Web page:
For years, Sheldon Taerk took his grandson to the ballpark to watch the Toronto Blue Jays practise, play and, if things went well, maybe get a few autographs.
It may have been more of a treat for Taerk than the youngster, who like most his age, had dreams of playing on the field with the big boys.
Things have changed since those regular trips to the SkyDome. That grandson, Maxx Tissenbaum, is all grown up and is now a professional player in the San Diego Padres’ organization.
A 22-year-old second baseman from North York, Tissenbaum signed a pro contract with the Padres not long after the team selected him in the 11th round (345th overall) of this year’s Major League draft.
“I will always cherish those days of going to the ballpark with my grandfather – something really special,” said Tissenbaum. “And we can still do it, but there could very well be more cheering for San Diego.”
The Blue Jays initially drafted Tissenbaum, but that was several years back when he was picked in the 43rd round – so far down the ladder that Toronto scout Kevin Briand suggested the youngster would be wise to pursue a university education.
Tissenbaum did just that at Stony Brook University in Long Island, N.Y., where he was scouted by many teams, including the Padres.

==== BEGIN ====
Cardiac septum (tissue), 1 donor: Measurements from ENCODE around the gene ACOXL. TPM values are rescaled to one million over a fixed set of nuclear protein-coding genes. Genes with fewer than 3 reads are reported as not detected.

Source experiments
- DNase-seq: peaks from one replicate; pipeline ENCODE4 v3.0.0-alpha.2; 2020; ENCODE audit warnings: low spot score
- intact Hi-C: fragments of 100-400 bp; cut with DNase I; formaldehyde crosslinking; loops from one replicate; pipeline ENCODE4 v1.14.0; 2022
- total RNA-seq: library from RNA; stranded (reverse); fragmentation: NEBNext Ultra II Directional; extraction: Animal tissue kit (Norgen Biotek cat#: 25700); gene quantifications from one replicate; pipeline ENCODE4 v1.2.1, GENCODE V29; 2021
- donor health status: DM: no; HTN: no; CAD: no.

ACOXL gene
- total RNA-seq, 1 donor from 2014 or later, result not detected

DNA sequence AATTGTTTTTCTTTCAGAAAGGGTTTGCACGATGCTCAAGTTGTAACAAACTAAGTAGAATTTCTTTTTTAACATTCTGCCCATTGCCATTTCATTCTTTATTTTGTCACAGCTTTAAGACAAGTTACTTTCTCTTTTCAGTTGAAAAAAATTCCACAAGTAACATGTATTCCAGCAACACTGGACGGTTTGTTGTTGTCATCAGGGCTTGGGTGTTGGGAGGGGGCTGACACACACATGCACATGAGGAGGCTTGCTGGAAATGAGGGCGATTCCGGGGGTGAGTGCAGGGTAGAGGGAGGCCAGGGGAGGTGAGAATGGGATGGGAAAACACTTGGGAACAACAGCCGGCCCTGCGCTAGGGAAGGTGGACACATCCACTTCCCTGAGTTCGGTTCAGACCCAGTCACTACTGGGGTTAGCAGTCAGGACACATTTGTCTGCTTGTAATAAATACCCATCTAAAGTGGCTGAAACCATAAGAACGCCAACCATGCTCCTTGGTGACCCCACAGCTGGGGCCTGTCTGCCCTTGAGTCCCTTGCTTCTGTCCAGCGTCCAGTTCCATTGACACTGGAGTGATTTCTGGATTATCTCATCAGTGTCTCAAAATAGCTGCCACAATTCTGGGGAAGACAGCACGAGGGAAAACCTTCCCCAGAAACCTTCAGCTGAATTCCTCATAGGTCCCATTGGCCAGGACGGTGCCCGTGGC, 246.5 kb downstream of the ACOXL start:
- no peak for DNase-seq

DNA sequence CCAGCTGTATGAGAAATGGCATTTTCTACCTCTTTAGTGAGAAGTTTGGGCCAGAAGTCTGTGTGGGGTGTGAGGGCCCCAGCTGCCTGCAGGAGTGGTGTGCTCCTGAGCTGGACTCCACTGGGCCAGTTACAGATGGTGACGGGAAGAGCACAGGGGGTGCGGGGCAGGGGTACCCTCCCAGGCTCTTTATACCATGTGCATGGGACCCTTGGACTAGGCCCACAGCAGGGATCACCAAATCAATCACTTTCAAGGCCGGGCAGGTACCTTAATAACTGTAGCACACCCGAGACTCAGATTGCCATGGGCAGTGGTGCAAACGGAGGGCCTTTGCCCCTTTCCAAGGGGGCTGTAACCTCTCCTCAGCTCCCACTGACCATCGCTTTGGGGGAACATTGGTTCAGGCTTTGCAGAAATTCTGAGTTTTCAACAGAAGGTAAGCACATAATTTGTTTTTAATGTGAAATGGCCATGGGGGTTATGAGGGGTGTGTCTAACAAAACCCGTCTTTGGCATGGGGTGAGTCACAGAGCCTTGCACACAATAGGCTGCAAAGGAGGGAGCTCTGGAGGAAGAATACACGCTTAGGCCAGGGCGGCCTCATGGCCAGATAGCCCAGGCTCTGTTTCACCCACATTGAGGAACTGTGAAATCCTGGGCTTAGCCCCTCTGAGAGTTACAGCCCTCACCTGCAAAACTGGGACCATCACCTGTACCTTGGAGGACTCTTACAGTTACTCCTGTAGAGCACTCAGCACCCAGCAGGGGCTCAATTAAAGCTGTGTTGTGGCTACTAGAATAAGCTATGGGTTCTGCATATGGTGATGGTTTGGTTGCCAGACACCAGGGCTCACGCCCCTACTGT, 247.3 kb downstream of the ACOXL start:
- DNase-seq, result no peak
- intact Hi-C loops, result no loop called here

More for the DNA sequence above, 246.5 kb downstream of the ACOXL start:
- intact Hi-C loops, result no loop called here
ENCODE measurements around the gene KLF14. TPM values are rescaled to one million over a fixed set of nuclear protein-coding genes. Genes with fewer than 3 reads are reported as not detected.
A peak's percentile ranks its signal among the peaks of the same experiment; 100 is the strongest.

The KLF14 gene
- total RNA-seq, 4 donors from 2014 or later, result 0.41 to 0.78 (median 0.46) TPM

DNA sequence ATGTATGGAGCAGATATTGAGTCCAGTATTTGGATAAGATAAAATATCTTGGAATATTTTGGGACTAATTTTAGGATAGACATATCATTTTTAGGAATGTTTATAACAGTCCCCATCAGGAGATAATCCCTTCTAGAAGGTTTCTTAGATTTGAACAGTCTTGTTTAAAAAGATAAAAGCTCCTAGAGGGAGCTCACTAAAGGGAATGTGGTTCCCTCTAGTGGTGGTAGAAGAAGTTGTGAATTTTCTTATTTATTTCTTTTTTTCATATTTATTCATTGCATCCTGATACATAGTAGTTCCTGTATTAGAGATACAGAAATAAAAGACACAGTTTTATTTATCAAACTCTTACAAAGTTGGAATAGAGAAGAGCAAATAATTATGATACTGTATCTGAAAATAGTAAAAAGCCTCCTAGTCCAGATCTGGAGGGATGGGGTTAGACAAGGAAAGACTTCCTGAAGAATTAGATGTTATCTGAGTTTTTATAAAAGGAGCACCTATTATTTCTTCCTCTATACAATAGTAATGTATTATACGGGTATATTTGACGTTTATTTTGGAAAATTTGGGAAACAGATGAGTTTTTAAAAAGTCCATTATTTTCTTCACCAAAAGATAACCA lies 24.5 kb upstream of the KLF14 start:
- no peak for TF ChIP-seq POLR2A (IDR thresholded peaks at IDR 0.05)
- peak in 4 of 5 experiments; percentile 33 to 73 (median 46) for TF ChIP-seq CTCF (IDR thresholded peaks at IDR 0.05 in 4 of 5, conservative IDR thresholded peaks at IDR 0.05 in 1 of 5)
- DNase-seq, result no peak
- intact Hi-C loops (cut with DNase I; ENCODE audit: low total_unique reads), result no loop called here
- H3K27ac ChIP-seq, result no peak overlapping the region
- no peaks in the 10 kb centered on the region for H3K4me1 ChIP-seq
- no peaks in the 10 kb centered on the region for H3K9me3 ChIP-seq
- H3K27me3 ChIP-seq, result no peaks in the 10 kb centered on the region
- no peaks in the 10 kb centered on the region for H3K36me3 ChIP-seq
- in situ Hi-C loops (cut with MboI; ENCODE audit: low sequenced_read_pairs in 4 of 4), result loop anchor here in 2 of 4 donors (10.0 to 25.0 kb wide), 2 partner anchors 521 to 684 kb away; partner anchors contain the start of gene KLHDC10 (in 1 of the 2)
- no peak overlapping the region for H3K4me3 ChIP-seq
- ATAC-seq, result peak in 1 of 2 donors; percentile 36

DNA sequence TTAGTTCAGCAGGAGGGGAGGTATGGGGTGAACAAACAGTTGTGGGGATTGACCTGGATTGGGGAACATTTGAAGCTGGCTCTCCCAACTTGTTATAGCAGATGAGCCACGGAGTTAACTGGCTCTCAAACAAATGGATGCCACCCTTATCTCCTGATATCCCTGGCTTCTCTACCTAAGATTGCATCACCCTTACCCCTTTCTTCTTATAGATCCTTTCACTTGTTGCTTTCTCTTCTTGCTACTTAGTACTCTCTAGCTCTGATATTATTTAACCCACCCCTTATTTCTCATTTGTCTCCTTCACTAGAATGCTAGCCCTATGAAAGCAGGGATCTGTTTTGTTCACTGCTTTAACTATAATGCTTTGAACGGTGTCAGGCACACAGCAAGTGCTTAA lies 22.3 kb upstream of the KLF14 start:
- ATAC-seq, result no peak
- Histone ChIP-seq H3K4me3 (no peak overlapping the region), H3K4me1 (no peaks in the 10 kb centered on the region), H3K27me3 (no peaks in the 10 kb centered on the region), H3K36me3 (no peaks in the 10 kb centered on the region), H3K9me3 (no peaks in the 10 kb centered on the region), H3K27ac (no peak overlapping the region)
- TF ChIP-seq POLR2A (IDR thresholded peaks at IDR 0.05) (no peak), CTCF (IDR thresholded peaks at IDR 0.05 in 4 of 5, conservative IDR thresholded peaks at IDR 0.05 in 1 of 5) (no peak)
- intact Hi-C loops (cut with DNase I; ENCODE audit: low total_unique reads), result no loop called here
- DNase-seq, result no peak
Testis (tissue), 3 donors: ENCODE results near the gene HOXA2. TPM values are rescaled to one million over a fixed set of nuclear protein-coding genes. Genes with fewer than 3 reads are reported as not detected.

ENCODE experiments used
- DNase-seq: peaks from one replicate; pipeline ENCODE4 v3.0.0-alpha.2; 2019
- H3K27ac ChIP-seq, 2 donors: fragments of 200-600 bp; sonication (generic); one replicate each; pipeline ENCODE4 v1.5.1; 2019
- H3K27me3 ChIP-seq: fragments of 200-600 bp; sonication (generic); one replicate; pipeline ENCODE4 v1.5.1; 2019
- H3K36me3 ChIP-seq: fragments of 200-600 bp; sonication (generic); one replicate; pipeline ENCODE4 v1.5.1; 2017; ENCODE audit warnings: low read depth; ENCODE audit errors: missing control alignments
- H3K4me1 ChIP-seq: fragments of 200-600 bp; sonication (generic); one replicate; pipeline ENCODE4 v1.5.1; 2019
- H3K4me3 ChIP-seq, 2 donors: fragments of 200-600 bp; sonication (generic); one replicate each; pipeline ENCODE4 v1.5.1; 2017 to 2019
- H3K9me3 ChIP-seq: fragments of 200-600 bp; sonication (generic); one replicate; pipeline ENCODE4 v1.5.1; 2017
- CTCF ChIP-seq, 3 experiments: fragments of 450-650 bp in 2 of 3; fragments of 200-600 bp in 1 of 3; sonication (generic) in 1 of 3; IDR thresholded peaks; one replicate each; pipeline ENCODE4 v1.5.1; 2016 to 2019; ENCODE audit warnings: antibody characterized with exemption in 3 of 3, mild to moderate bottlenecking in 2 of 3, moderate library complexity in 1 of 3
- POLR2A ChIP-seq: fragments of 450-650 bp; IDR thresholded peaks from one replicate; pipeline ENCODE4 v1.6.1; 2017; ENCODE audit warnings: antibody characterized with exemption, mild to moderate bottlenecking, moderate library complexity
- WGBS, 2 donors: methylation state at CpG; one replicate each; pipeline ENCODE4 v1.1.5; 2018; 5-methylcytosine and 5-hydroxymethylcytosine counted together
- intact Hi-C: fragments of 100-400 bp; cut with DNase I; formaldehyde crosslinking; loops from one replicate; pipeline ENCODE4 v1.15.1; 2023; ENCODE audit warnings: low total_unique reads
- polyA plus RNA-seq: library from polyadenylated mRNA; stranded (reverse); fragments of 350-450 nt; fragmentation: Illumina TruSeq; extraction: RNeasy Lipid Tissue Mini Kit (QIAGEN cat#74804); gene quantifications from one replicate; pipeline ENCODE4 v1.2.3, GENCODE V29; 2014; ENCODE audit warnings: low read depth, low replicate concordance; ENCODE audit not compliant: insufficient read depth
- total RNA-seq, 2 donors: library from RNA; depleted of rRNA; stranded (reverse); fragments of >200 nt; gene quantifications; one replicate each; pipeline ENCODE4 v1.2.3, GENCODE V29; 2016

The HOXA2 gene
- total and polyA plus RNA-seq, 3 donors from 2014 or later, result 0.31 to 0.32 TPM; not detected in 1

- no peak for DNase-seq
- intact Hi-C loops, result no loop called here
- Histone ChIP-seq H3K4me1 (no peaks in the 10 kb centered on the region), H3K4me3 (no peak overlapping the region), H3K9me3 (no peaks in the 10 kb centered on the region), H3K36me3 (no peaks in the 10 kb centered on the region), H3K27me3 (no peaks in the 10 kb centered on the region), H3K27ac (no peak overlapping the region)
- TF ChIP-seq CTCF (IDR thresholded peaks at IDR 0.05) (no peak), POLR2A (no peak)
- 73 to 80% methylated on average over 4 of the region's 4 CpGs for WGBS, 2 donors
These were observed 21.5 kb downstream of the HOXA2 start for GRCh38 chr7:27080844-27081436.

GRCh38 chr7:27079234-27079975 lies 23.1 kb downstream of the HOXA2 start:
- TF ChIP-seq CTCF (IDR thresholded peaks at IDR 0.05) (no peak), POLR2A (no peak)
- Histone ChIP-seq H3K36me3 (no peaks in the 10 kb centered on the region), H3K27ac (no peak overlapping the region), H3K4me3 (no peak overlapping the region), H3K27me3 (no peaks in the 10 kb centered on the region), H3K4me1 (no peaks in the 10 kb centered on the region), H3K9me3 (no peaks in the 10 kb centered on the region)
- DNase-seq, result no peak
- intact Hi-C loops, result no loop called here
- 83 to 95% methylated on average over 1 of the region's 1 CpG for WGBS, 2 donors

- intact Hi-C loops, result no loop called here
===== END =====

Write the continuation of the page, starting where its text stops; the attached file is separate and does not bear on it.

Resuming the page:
Maybe the Padres were attracted by Tissenbaum’s three exceptional years at Stony Brook, or their scouting staff clued in to Tissenbaum’s performance with Canada’s national junior team.
Playing for one of the best college teams in the United States, Tissenbaum showed he has power and a high baseball IQ. He was Stony Brook’s cleanup hitter and had some impressive stats: he hit .390 with 12 home runs.
But Stony Brook, a team that went 52-15 this past season and made it to the NCAA Division 1’s College World Series in Omaha, Neb., really benefited from his defensive skills. To no one’s surprise, Tissenbaum’s fielding was also something the Padres noticed about the three-time All-American, who boasted a slick .970 fielding average.
“It all sounds glamorous, along with the pretty stuff on TV,” said Tissenbaum. “But baseball is a game of failure. If you haven’t gone 0-30 at the plate, you haven’t played enough. There are hours and hours of practising, learning from coaches and even when things go sour for awhile, it’s comforting to think about what got me to where I am now.”
While Tissenbaum can look to other Canadians making it big as major leaguers, he has a favourite. He likes to model himself after his hero, New York Yankees future Hall of Famer Derek Jeter. And some observers think Tissenbaum, a great contact hitter and defensively sound, just might have the makings of a very young Derek Jeter.
“I’m flattered to have my name in the same sentence as Jeter. He’s a phenomenal player,” said Tissenbaum.